between his country and our own.
"The name of Mr. Cleveland was origi
nally suggested, but we are glad Presl
dent Roosevelt did not adopt the sugges.
tion.
"We cannot quite forget the Vene
suelan message to congress."
Secure Omaha Bridge.
(By Associated Press.)
Omaha, Jan. 15.-The Illinois Central
Rallwny company has secured control
of the bridge across the Missouri river,
and all the tracks of the Omaha Bridge
and Terminal company. The property is
a valuable one, having terminal tracks
in this city, South Omaha and Council
Bluffs and a new bridge across the
river.
KILLED IN
FAMILY ROW
POLISH PEOPLE HAVE DEADLY
ENCOUNTER AT HOME.
PROBABLY ALL WILL SOON DIE
Husband Attacks Wife and Kills Her,
But Before She Expires Suc
ceeds in Wounding Him
Fatally.
(By Associated Press.)
Pittsburg, Jan. 15.-Neighbors made
the discovery of a terrible tragedy at
209 Spring alley, this city, this after
noon.
A Polish family, named Venzuli.k was
found horribly beaten with a rail cutter.
The wife was dead, the husband dying
and three small children badly cut and
bruised.
It is supposed that the husband attack
ed the wife, who succeeded in inflicting
fatal injuries on him.
The father and children were taken
to the hospital.
Doctors say that all will d!e.
Returns to His Post.
(By Associated Press.)
New York, Jan. 15.--Joseph H. Choate,
ambassador of the United Ptates to
Great Britain, who has been home on
a vacation, sailed today for the British
capital to resume Iris official duties. lie
has been here since October.
Was Probably Suicide.
(By Associated Press.)
Huntington, W. Va., Jan. 15.-The body
of Sturgis E. Jones, prominent attorney
and former mayor of Roanoke, Va., was
found in the Ohio river near the wharf
boat today. It is not known how he
came to his death, but indications point
to suicide. Jones had been here sev
eral days.
WANT PURE WATER
ST. LOUIS IS TO HAVE AN ENTIRE
LY NEW SYSTEM.
IT WILL COST $20,000,000
Board of Experts Considering Plan of
Securing Water for City From
Upper Meramec River Ninety
Miles Away.
(By Associated Press.)
Chicago, Jan. 15.-A special commis
sion Is now preparing a report in Chi
cago, affirming the feasibility of a plan
to turn the water of the Upper Meramec
river into the reservoirs of St. Louis.
The plan to be submitted by the en
gineers contemplates the complete aban
donment of the intake at the Chain of
Rocks, from which St. Louis obtains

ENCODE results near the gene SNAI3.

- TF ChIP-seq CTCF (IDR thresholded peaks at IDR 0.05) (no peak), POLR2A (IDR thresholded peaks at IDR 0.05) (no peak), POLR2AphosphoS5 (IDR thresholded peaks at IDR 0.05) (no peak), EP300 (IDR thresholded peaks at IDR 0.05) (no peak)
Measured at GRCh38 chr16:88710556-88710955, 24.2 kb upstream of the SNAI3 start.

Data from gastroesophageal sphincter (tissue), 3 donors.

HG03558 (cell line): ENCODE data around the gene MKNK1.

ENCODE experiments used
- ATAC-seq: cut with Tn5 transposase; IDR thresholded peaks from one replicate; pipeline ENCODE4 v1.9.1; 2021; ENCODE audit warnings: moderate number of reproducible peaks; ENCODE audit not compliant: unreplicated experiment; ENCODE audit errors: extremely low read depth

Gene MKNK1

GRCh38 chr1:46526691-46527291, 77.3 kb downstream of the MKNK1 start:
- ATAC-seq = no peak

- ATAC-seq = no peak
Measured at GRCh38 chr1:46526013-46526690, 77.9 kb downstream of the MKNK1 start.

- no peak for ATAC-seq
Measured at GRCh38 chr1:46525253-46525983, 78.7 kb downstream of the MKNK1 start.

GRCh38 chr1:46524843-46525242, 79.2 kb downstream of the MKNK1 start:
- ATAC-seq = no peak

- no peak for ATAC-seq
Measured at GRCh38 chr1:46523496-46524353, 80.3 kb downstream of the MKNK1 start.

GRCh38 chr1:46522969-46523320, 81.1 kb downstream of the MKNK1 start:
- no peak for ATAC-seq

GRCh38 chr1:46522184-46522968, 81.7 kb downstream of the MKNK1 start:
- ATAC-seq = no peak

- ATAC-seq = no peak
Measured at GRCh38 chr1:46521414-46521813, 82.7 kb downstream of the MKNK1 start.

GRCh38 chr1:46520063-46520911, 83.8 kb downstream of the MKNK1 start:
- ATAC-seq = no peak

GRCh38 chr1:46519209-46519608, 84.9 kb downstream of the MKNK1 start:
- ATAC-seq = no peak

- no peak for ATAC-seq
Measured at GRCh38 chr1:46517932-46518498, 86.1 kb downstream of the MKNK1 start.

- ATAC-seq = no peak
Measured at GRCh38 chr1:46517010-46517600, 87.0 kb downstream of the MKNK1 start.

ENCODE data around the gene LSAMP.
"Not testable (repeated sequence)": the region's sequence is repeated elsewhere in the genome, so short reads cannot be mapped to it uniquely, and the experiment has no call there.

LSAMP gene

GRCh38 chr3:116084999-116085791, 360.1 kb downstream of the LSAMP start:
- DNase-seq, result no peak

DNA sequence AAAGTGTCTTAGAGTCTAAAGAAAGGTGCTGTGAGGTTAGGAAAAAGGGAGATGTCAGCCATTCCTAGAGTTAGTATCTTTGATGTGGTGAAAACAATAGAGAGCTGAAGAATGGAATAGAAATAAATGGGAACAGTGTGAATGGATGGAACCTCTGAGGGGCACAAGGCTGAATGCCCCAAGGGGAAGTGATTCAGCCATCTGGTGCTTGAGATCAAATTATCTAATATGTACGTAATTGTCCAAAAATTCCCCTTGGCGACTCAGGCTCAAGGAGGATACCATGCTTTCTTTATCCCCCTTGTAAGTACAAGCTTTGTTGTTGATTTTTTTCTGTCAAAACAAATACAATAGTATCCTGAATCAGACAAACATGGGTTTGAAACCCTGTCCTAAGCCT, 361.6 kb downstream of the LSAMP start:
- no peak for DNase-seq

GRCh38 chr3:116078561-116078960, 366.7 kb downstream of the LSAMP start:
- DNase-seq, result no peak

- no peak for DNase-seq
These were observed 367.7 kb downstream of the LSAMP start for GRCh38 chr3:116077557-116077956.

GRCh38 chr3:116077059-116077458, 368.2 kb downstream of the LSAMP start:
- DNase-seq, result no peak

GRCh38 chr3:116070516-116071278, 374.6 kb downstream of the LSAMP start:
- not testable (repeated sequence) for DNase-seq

her supply of -water. The method
planned would, it is estimated, involve
an expenditure of $15,000,000 to $20,000,
000.
Benesett Williams of Chicago, Charles
Wissner of Detroit and Allen Hazen of
New York, the experts, are preparing
a report which will go into details as to
the construction of proper intakes at
Upper Meramec river, 90 miles from St.
Louis, a work estimated to cost two
thirds the cost of the Chicago sanitary
canal. It will be an undertaking rivaled
only by the Coroton water system of
New York.
The board of experts has been receiv
ing reports from expert bacteriologists
and making frequent trips south to in
spect the site of the proposed water
works system.
They have found that the supply of
water in the little river is pure. The
experts are holding daily sessions in
Chicago this Week, completing their re
port.
Though the exact details have not
been finally decided upon the engineers
assert that their recommendations call
for a complete change in the water
system at St. Louis.
COURTS MAY BEALLED UPON
TO ADJUSTIINICIPAL MIXUP
This is the famous Paragraph 8 os Bec bn 4781 of Article 3, Montana
Code, over which half of the attorneys Of Butte, the city and county adminis
trations and tne city counell have spli:
"The mayor is the chief executive pmer et the city or town and, has the
power
"To suspend, and, with the consent of the council, remove any non
elected officer, stating in the suspenslen or removal the cause thereof."
At the meeting of the city councill tonight will he opened the most impor
tant and what promises to be the bitterest fight ever waged in the city of
Butte between the mayor and some of the aldermen.
It will be a fight which, starting with a motion on the floor of the council
will undoubtedly be carried into the 4lstrict court and up to the supreme
court of the state of Montana and Involve most expensive litigation.
The fight is over the suspension of the four policemen who were tem
porarily put off the force by the mayor "for the good of the department."
The participants in the council will he led by Aldermien Duggan and
Dempsey, backed up by several promineni attorneys of the city, whose assist
ance has been asked for.
Patrolmen Will 'resent Petition.
The opening gun will be the prtsestption of a petition from the four sus
pended policemen, Michael Mcalynh,'John Conlon, Arthur McNally and
Emanuel Perini.
The petition will be a request to the nmmbers of the city council to Inquire
into the causes of suspension and to give each of the policemen a fair and
impartlal trial, which will either establish their guilt or innocence.
As soon as this petition is introduced a motion will be made to have it
received and acted upon. In case the malyor rules adversely and stands by
his former ruling, which established his claim to the right to suspend with